You might say the recent North Texas earthquakes have shaken officials into action. The four earthquakes that rumbled under the city of Irving Tuesday sent an overflow crowd in search of answers.
Governor-elect Greg Abbott raised a lot of eyebrows when he criticized locally-approved ordinances such as Denton’s ban on fracking and Dallas’ ban on plastic bags — calling it the “Californication” of Texas.
Officials in Irving continue their search for what may be triggering the recent swarm of earthquakes dogging Dallas’ neighbor to the west.
The city of Denton has pushed back against lawsuits filed by oil interests and the Texas General Land Office against the fracking ban its voters approved last month.
The Texas Railroad Commission has amended rules for disposal well operators amid concerns that high-pressure injections can trigger earthquakes.
Environmental groups and local communities have for years been pushing for full disclosure of the chemicals used in hydraulic fracturing, a drilling technique also known as fracking.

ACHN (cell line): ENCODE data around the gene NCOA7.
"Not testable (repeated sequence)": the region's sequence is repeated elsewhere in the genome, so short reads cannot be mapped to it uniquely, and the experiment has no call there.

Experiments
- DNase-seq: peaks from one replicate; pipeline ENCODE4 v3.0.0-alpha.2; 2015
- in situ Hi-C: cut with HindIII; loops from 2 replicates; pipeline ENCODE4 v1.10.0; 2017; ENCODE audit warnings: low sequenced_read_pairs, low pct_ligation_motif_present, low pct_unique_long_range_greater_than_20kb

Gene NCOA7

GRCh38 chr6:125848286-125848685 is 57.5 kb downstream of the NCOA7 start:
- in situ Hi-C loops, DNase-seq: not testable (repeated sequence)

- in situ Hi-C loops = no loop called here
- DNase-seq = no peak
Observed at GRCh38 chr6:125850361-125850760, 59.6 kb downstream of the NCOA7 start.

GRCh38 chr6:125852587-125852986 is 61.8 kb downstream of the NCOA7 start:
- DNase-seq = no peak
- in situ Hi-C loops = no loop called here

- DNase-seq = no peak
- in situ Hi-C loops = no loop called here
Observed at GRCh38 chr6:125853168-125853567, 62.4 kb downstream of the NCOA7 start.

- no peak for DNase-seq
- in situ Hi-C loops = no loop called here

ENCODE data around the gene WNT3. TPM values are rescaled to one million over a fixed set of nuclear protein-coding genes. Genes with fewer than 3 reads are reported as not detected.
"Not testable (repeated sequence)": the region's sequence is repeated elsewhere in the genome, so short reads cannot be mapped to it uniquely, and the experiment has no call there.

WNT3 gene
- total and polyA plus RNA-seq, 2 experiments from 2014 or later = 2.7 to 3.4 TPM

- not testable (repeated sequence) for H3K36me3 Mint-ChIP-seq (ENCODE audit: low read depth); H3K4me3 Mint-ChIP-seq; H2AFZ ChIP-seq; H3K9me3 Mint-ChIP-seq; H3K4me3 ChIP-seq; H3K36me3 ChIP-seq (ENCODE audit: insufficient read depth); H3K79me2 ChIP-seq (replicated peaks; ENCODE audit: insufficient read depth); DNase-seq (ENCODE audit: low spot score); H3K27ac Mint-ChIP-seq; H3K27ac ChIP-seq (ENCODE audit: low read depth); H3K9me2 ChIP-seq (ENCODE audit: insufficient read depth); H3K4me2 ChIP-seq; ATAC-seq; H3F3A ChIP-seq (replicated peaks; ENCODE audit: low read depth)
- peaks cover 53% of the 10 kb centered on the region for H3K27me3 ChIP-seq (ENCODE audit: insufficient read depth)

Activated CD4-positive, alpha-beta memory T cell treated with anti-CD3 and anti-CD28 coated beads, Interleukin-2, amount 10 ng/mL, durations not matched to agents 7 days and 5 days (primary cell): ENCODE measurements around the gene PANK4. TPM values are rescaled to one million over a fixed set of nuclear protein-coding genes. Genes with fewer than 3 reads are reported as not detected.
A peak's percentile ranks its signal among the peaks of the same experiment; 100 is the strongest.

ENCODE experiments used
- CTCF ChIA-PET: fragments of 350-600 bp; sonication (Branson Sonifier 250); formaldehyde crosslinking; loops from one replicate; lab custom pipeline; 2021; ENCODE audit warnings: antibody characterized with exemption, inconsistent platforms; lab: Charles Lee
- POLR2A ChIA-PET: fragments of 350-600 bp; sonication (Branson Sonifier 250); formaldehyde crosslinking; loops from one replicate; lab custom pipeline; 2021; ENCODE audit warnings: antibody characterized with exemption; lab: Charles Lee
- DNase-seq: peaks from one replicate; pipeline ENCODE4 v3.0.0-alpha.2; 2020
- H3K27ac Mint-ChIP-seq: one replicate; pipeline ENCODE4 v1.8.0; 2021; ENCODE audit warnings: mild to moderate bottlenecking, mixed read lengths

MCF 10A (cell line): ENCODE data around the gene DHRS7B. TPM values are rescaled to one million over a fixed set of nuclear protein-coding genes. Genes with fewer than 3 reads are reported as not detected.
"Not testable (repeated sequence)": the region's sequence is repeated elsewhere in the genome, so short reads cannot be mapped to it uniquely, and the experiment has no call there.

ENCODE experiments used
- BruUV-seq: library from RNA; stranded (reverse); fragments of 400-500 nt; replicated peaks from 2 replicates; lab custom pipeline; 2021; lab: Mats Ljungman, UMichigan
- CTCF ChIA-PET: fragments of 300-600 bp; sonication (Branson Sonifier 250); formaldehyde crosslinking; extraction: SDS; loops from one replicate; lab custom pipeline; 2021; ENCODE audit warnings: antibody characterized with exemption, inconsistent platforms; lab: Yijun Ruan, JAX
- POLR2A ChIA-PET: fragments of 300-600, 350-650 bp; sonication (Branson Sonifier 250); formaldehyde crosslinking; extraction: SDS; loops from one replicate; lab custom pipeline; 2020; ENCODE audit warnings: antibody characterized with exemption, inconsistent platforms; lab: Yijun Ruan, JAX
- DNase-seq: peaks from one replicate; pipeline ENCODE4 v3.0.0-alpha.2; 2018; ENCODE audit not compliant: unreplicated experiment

A group of mineral royalty owners has sued the city of Denton over its temporary ban on hydraulic fracturing, claiming the ban violates property rights.
A new study suggests hydraulic fracturing, or fracking may not directly cause groundwater contamination at some oil and gas well sites.
The drilling procedure called fracking didn’t cause much-publicized cases of tainted groundwater in areas of Pennsylvania and Texas, a new study finds. Instead, it blames the contamination on problems in pipes and seals in natural gas wells.
Man-made earthquakes, a side effect of some high-tech energy drilling, cause less shaking and in general are about 16 times weaker than natural earthquakes with the same magnitude.
The proposed ban on hydraulic fracking in Denton will go to city voters this November after City Council members voted early Wednesday against an outright ban in a 5-2 vote that came after an eight-hour plus public hearing.
The City of Denton will draw statewide attention Tuesday as it considers a petition to become the first city in Texas to ban fracking. If approved, the ban could have a ripple effect not only in the state but across the nation.